The BBC’s decision to axe Radio 4’s The Film Programme after 17 years of airtime has been met with outrage from the film industry. Sources at the corporation confirmed that the series, which is presented by Antonia Quirke or Francine Stock every Thursday afternoon at 4pm, would end.
A protest letter published in the Observer states that “To axe such a longstanding and much-loved programme represents an unacceptable diminution of the BBC’s dedication to the continuing story of film – whatever programming is intended to replace it. It is, in our opinion, short-term thinking and a mistake. The Film Programme should be celebrated, not cancelled.”
The letter, organised by independent filmmaker Carol Morley, has been signed by A-list actors such as Liam Neeson, Benedict Cumberbatch, Rosamund Pike and David Oyelowo, acclaimed directors including Martin Scorsese and Christopher Nolan, and numerous writers, producers, cinematographers, designers and composers.
Morley emphasises the value of the programme’s archive in particular, saying “The show has been able to dip into its archive in a way no other show could, reframing interviews and re-examining reputations. It has broadcast original content all the way through the pandemic.”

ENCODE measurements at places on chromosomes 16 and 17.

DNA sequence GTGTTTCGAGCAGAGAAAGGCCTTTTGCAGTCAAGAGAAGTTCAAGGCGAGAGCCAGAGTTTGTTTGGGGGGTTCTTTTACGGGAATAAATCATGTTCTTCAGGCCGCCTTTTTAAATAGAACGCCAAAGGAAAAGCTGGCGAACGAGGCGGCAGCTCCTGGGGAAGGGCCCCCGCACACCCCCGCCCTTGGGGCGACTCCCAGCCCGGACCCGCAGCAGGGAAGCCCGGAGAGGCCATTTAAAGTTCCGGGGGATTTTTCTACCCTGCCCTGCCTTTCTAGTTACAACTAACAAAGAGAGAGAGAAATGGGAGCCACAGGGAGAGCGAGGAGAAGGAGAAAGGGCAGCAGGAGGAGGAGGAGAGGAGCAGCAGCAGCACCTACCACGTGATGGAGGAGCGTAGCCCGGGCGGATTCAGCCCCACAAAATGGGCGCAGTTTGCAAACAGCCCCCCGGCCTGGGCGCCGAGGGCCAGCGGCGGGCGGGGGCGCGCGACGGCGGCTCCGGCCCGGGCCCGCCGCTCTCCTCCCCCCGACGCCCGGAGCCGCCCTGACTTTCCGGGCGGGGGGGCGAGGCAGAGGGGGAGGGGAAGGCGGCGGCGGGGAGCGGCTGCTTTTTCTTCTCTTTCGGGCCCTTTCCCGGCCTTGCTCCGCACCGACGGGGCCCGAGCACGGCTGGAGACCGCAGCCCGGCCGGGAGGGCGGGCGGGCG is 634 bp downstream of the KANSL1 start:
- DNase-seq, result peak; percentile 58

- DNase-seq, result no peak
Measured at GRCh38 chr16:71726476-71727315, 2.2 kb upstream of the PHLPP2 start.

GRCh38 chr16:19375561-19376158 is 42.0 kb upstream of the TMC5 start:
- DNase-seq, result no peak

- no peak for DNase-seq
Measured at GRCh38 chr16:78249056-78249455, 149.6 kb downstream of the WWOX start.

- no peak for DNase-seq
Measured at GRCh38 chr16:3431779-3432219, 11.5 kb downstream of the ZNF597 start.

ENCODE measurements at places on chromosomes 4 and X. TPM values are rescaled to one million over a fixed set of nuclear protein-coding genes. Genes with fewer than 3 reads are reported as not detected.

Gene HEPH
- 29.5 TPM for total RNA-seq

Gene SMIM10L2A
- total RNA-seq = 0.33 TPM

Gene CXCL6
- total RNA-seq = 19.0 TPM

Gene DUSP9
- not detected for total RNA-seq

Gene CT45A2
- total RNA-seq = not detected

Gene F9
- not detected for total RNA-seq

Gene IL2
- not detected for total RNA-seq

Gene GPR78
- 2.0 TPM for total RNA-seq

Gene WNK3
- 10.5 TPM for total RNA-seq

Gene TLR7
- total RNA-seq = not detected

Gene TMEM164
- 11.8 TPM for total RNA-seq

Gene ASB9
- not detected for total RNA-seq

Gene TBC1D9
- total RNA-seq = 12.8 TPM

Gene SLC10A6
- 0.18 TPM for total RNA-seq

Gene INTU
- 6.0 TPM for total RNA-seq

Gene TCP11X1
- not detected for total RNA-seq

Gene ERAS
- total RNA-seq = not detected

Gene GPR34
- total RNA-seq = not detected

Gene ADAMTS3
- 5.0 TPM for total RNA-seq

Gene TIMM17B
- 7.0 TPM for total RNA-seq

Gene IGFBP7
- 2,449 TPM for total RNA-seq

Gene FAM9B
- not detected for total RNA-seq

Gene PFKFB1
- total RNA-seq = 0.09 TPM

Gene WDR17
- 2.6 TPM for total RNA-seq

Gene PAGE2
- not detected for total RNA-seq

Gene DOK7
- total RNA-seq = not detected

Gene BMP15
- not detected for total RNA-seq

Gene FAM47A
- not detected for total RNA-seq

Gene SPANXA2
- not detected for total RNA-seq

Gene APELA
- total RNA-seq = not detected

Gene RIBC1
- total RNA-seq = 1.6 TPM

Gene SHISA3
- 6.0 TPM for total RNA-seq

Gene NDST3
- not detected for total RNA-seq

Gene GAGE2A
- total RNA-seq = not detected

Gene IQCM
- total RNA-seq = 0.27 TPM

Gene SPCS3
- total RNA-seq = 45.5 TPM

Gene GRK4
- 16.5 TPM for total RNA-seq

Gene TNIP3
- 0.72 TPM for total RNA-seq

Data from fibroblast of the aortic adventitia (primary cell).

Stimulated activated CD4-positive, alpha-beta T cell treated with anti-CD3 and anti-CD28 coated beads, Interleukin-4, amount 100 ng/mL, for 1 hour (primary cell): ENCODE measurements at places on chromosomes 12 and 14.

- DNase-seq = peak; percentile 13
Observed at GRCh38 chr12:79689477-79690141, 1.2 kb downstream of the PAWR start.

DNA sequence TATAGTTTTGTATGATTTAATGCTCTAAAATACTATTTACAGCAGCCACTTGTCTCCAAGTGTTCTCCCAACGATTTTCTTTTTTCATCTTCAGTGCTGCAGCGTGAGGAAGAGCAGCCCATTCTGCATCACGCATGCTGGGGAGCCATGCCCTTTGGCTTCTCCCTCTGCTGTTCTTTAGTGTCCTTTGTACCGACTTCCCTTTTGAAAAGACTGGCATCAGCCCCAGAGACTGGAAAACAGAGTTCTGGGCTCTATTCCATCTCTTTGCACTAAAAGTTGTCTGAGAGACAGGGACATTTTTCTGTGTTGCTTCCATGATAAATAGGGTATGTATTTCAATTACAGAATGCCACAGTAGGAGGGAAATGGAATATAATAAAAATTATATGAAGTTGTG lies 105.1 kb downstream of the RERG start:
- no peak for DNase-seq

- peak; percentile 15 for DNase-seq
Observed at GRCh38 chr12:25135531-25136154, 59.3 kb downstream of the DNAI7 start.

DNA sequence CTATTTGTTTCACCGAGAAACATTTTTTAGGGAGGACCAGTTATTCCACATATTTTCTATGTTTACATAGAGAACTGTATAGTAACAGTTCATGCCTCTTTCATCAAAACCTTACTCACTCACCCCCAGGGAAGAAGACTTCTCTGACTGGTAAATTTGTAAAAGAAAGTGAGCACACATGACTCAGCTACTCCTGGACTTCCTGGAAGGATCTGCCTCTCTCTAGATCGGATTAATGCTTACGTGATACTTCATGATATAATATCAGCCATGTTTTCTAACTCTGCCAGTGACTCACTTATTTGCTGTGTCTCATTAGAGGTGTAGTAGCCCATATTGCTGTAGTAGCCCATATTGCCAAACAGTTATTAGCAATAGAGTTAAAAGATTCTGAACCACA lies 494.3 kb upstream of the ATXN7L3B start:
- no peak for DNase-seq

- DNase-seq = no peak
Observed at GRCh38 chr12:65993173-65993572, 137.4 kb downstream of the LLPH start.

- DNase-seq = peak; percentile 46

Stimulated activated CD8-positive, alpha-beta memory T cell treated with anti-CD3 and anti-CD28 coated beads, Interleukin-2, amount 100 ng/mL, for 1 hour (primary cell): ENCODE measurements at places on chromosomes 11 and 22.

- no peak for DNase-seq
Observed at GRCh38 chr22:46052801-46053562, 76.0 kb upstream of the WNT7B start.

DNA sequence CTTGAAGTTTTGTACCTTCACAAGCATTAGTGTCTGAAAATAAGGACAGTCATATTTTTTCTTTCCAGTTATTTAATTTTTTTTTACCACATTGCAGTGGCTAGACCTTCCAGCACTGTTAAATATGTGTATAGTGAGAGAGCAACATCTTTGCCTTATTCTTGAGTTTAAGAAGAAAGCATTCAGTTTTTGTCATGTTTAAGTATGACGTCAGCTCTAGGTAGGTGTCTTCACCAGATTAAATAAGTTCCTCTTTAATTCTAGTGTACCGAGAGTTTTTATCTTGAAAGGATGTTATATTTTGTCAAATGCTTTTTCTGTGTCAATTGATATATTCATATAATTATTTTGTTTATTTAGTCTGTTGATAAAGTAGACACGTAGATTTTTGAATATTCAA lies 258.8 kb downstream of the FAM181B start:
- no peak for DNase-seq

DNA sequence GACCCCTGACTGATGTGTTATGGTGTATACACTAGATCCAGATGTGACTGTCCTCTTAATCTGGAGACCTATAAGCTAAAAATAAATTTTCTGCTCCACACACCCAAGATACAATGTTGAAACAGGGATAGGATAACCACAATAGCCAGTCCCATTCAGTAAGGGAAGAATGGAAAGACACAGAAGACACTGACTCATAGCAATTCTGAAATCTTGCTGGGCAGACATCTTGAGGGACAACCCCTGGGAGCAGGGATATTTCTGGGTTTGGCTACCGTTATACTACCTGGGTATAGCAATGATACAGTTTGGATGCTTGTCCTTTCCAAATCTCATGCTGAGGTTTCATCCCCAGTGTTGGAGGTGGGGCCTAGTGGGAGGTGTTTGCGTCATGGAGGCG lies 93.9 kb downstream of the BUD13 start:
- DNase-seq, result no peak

The BBC announced a major shake-up of its BBC Two arts and music programming in March, and is due to announce its plans for Radio 4 later this year. A show about “film and long-form visual storytelling” is also set to be commissioned for six months of the year on Friday evenings at 7.15pm, which is understood to be replacing The Film Programme. A spokesperson for the BBC said the new programme “will do even more to explore the expanding universe of cinema and screen.”